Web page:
Saturday, January 3, 2015

Day 1 of the 30 Shorts Posting Challenge, Choosing Words

Choose your words carefully.
There has been much attention lately toward the dangers of social media and texting and the misunderstandings that often occur because of the lack of face to face contact, especially among the younger generations.

For some of us it is easy to pen words with sincere meaning, whether it be serious or humorous. I try to always be particularly sensitive to different personalities and their level of sensitivity and sensibility and how my words will be perceived. It should be clear that the words are never meant to harm or insult. I prefer to leave you with at least a grin, if not a sigh of satisfaction that you read something worthwhile. Trust me, if I want you to really know how I feel, I really want to be face to face, so that there will be no misunderstanding of how I feel and what I want you to understand. Subtle I am not. 

This trend to writing/texting rather than speaking is destroying some of the humanity of verbal interaction. The parrying back and forth of thumb wrestling on a glass screen led to such a misunderstood and misconstrued two-hour melodramatic power struggle in our household between Mother (my daughter) and Daughter (my granddaughter) on New Year’s Day. I watched from the sidelines as much as I could until I, the accidental matriarch, had had enough. When I stepped in and intervened all of a sudden the big melodrama of getting home by an appropriate time was not such a big deal and easily resolved by direct contact.

Here’s what happened: Granddaughter Tayler sashayed her way to the Mummers parade with some friends, spent the day with the revelers in South Philly and during the day realized she did not have her house key. We have a hardline household rule, when we go to bed the door gets locked. It is not so hard to remember your house key, especially since it’s considerably smaller than your cell phone. She suggested that either one of her parents wait up or sleep on the sofa or leave the door unlocked, but was not committing to what time she would be home. That was mistake #1. Then her Mom replied back that was unacceptable, and I believe it was, especially since Tayler countered that she was not going to inconvenience her fellow travelers by asking them to leave at such a time that she would get home when required, mistake #2. From that point on it was a constant back and forth of Mom vs. Daughter and some words were penned and compiled during the thumb wrestling that came across pissy, sassy and sarcastic, on both ends.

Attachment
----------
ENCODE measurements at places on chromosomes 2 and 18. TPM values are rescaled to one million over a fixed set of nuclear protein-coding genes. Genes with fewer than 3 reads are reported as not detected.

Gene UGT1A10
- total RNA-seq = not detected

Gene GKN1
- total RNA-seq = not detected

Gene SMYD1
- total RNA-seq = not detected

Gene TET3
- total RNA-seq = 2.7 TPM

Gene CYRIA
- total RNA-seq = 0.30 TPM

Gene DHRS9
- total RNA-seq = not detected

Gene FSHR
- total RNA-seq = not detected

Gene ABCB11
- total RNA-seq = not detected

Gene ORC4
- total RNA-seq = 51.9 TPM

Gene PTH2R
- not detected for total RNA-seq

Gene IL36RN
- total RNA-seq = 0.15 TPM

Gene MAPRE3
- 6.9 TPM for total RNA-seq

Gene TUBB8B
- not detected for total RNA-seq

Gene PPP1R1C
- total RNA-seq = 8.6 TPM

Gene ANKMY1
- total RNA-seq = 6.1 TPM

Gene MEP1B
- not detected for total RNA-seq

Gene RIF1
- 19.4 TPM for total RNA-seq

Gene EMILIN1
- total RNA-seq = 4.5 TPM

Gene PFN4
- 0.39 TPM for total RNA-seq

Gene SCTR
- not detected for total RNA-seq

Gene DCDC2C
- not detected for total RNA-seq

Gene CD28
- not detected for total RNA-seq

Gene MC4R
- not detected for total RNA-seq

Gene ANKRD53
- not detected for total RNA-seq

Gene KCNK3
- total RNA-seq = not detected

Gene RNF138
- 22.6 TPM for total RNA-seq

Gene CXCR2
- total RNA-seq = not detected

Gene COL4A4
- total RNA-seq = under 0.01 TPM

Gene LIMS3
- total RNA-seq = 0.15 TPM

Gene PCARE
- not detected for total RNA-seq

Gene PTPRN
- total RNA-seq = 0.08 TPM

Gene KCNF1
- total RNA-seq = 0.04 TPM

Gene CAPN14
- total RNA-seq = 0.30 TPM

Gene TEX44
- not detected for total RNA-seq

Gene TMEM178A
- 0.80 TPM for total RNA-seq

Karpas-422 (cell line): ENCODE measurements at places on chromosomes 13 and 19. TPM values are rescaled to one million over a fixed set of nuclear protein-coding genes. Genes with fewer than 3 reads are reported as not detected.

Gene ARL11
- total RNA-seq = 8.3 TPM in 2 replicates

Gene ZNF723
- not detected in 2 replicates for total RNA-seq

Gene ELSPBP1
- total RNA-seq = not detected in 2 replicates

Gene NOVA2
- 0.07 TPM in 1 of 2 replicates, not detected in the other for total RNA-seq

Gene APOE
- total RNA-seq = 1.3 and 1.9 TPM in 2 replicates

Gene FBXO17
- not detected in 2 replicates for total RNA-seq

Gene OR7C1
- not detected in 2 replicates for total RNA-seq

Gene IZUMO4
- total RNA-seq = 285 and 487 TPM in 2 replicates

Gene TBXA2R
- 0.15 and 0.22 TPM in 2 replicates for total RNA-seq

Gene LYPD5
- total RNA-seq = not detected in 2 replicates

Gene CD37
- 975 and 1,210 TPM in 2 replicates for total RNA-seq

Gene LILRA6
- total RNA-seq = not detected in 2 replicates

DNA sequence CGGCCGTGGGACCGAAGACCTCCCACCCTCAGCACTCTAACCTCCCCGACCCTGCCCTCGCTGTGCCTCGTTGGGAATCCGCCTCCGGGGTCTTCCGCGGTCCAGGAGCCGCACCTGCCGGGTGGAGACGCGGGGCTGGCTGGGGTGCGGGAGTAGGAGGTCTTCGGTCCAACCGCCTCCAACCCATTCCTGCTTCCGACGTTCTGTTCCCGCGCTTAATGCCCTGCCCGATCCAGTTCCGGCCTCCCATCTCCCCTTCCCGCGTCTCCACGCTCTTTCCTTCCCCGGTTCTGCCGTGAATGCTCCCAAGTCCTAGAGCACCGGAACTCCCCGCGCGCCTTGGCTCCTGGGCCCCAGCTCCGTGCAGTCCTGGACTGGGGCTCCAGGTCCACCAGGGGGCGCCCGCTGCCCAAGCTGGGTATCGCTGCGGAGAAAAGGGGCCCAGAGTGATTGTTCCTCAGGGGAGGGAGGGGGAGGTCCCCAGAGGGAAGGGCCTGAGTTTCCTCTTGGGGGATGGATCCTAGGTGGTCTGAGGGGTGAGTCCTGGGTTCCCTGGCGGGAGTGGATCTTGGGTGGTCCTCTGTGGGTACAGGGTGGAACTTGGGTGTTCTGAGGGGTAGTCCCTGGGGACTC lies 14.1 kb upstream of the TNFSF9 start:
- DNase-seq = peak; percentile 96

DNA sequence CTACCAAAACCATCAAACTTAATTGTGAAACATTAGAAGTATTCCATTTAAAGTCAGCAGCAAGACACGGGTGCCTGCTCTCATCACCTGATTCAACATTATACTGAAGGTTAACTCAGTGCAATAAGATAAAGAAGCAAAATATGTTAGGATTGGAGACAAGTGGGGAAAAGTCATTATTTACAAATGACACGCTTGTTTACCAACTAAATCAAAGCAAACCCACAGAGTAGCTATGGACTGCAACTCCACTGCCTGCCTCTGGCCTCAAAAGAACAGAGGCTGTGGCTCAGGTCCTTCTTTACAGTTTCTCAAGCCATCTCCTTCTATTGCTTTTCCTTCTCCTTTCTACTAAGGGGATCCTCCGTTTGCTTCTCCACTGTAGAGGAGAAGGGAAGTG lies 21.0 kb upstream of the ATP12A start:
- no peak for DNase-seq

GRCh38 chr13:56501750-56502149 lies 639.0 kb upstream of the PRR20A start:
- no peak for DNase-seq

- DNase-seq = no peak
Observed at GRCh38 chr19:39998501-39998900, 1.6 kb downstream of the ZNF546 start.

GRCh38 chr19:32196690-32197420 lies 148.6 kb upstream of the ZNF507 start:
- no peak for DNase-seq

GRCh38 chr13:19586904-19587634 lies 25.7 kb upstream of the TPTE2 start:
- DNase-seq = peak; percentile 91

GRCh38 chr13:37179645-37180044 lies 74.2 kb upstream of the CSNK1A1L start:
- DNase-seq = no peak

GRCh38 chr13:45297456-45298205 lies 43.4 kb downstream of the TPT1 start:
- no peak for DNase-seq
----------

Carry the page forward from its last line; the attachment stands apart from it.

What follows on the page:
If one of them would have just called and spoke to each other as to what the situation actually was, instead of the asinine back and forth parent/young adult assumed power struggle, a lot of emotional energy would have been saved.
Here’s how it ended: I contacted Tayler and suggested that this pissing match with her mother had better be worth her “standing her ground” because the arguing over a forgotten door key and not being responsible enough to respect house rules was going to be incredibly costly, for a day out with the gang. She responded, “ I’m stuck. My feet hurt and I really just want to come home.” Why was that so hard?

As Tayler has ventured into the scary world of young adult independence, really just ‘sowing her wild oats’, she has been reminded by all of us, grandparents and parents, if you need to come home, just call, no questions asked, just call. If she had called, initially, frustrated tears of disappointment would have been avoided. All either of them had to do was speak to each other.


  1. My grandsons do the same thing. Why don't they just call? Love your stories and I'm cheering you on for the challenge